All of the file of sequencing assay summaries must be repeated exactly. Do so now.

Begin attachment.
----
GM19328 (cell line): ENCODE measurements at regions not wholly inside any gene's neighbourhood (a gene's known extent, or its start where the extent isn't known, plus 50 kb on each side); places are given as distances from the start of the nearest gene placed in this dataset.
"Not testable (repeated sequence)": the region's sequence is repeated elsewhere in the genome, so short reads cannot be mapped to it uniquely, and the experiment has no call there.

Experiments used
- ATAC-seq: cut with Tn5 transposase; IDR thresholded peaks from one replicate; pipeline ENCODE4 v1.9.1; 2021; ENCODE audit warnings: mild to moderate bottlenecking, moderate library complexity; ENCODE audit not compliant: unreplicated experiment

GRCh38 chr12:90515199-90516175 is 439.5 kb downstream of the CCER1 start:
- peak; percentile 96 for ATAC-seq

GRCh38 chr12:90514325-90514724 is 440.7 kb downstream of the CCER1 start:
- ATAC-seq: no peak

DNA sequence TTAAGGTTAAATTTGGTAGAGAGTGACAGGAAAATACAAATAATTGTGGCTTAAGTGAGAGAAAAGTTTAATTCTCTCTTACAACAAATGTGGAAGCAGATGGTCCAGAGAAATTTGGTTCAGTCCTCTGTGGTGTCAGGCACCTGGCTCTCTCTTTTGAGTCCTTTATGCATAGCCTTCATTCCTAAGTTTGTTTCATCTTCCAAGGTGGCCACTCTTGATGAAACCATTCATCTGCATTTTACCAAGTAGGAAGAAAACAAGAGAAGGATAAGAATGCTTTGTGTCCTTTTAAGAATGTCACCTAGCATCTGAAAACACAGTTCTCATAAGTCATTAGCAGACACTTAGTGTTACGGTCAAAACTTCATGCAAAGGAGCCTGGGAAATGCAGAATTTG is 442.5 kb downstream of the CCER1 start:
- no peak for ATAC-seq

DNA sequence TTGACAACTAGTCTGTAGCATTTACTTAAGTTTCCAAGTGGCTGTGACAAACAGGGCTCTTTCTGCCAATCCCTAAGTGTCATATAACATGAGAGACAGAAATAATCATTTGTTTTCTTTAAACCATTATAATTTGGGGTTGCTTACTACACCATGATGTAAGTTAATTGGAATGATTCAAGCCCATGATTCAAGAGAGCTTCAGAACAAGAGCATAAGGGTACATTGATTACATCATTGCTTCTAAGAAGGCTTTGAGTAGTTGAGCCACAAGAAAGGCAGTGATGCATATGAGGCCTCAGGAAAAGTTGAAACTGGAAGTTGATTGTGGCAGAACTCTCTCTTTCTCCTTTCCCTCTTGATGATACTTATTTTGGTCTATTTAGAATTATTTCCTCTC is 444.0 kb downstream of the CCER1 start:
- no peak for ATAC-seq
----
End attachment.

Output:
GM19328 (cell line): ENCODE measurements at regions not wholly inside any gene's neighbourhood (a gene's known extent, or its start where the extent isn't known, plus 50 kb on each side); places are given as distances from the start of the nearest gene placed in this dataset.
"Not testable (repeated sequence)": the region's sequence is repeated elsewhere in the genome, so short reads cannot be mapped to it uniquely, and the experiment has no call there.

Experiments used
- ATAC-seq: cut with Tn5 transposase; IDR thresholded peaks from one replicate; pipeline ENCODE4 v1.9.1; 2021; ENCODE audit warnings: mild to moderate bottlenecking, moderate library complexity; ENCODE audit not compliant: unreplicated experiment

GRCh38 chr12:90515199-90516175 is 439.5 kb downstream of the CCER1 start:
- peak; percentile 96 for ATAC-seq

GRCh38 chr12:90514325-90514724 is 440.7 kb downstream of the CCER1 start:
- ATAC-seq: no peak

DNA sequence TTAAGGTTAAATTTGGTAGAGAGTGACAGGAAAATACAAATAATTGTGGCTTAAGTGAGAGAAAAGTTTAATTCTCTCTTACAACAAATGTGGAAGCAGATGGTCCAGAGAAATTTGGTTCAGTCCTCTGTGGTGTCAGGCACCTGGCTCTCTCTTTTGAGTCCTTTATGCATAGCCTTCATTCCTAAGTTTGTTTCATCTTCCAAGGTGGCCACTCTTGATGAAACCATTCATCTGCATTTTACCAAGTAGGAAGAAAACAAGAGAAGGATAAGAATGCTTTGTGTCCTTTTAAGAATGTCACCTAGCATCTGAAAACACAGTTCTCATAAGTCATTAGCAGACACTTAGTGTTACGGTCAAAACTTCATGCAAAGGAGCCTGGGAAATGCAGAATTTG is 442.5 kb downstream of the CCER1 start:
- no peak for ATAC-seq

DNA sequence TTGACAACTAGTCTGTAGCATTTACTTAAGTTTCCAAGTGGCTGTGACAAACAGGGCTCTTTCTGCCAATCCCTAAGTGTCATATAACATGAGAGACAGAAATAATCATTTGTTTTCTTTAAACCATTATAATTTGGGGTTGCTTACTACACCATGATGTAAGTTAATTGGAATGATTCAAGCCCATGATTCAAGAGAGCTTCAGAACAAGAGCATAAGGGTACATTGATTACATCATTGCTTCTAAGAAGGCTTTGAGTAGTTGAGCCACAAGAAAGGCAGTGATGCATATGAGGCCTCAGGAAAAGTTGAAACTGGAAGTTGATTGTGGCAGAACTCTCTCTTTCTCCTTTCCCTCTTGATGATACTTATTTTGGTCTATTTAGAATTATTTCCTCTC is 444.0 kb downstream of the CCER1 start:
- no peak for ATAC-seq